When persons are being introduced to biblical counseling, one of the aspects that they will either have to accept or reject is what to do with confrontation. Confrontation is one of the unique hallmarks of biblical counseling as compared to other forms of Christian care (such as Christian Psychology or Integrationism), because biblical counseling does not ground the goal of change in what the person wants or some other standard, rather it grounds the change in the Scriptures and the person of Christ. That means then that one of the jobs of the counselor is to come alongside and point out—with all love, patience, and care—how that person may need to change their thoughts, desires, and actions to conform to the person of Christ (Ephesians 4:13). Places like Romans 15:14 tell us that this role is not just for counselors, but for the entire church.
A person might believe they are equipped to confront, that Scripture does indeed have a standard that it is to be calling others to, but they may choose to not confront sin for a number of reasons. Perhaps it is fear—they are worried the person will be upset or chose to not talk with them again. Perhaps it is out of a sense of being a hypocrite; how could I confront someone when I’m so bad? Or perhaps they have convinced themselves that the best course of action is to never say anything and hope that righteous acting and thinking will eventually just rub off, like osmosis. Each of those thoughts does have a layer of truth in them—if you are noticing your own sinfulness as you consider confrontation, that is a really good thing (Matthew 7:3-5) and should lead to your own repentance.
But God has strong words for anyone who opposes confrontation as a mean of expressing love to Christ and to their brother and sister carte blanche. Look with me at the prophet Ezekiel and the warning that God gave him.
Background of Ezekiel
Ezekiel is one of those books that tends to get overlooked when it comes to New Testament saints reading the Scripture. It can be hard to understand at certain times; it opens with a bizarre description of God, angels, and even at times has judgments on the surrounding nations that can be hard for us to apply today. Ezekiel was part of the exiled community who had been deported to Babylon and was 30 years old when he had his opening vision. God would continue to speak to him throughout his life and gave him some of the most peculiar ministry assignments that we see in the Bible (check out the fourth chapter).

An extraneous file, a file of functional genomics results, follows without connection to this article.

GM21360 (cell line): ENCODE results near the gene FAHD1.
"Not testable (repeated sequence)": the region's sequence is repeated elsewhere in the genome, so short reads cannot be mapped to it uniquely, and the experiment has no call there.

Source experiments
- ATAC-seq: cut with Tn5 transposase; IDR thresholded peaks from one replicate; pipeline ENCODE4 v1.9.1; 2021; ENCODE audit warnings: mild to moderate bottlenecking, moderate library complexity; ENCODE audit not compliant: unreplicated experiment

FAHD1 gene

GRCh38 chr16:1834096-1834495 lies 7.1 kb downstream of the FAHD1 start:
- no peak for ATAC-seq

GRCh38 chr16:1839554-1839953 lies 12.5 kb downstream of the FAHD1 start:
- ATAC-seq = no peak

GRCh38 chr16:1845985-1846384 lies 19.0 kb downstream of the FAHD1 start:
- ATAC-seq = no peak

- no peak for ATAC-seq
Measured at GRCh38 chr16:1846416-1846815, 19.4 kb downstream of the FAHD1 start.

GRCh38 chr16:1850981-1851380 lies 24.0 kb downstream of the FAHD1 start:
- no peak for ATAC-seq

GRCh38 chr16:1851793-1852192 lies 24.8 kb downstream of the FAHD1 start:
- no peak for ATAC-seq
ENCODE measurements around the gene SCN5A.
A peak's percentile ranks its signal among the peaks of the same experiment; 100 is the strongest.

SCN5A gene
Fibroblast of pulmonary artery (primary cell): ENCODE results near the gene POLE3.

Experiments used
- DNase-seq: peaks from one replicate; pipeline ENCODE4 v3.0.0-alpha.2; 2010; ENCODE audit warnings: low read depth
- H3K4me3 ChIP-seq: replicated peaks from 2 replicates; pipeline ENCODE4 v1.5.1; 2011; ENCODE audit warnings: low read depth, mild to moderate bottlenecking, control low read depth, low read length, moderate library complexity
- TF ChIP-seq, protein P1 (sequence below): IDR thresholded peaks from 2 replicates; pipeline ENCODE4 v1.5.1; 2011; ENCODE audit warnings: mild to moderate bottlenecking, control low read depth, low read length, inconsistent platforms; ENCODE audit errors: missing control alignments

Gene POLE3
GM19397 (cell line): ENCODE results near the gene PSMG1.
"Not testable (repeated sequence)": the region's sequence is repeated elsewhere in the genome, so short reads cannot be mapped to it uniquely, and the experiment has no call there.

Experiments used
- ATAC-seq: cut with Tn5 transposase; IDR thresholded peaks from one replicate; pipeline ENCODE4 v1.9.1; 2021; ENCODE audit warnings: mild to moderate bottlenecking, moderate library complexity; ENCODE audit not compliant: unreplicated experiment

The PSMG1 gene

In Chapter 33, God tells Ezekiel that he will function as Israel’s “Watchman.” God will tell Ezekiel what to say when it comes to calling out sin and calling others to repent. That person will be judged by God for their repentance or lack of repentance, but God also says that he will judge Ezekiel based on what he does or does not do.
“Now as for you, son of man, I have appointed you a watchman for the house of Israel; so you will hear a message from My mouth and give them warning from Me. “When I say to the wicked, ‘O wicked man, you will surely die,’ and you do not speak to warn the wicked from his way, that wicked man shall die in his iniquity, but his blood I will require from your hand” (Ezekiel 33:7-8).
Just let that concept soak in for a moment. God is saying that Ezekiel must do something with this word that he receives from the Lord, and if he does not, he will face judgment too. Notice that Ezekiel is not responsible to ensure that this person turns.
What Will You Do with the Word of the Lord?
So that brings the question to you: when you are meeting with another person who is struggling with sin, what are you going to do? Are you going to be fearful of that person and chose not to say anything? Are you going to just hope that if they come to church enough and are around you enough that they might change? Or will you see the charge that God gives to His people, to speak boldly because there is an expectation by God toward you, that you would do this?
This does not mean that our confrontation can skip the important aspects—like being done in love (Ephesians 4:15). This mandate does not mean we are to stop examining ourselves (Galatians 6:1). Nor does this mandate mean that we have arrived at perfection because we are coming alongside another brother or sister who is in need of help.
What this means is God has decided to use people in the course of accomplishing His plan here on earth. Part of using people is that He calls us to confront each other when our ways are errant—even when we don’t want to or feel we aren’t qualified. And in looking at the prophet Ezekiel, we see that God will not only judge those who sin, but He will also judge those who choose to remain silent when they see a brother or sister caught in a trespass and do nothing.
Choose today, then, that you will be sure not to shrink back when it comes to confronting your brother or sister. Remember that it is good for them to come face-to-face with the Word of God and to call them to change. But also, for your own sake, believe that God will also judge you if you chose to pass over the loving act of confrontation because of your own sin. Confrontation is not just an optional thing that some skilled folks can do, or something that you might consider doing. Rather, God calls His community of believers to help and sharpen one another to the image of Christ—even when it is hard and uncomfortable.
This blog was originally posted at Counseling with Confidence and Compassion, view the original post here.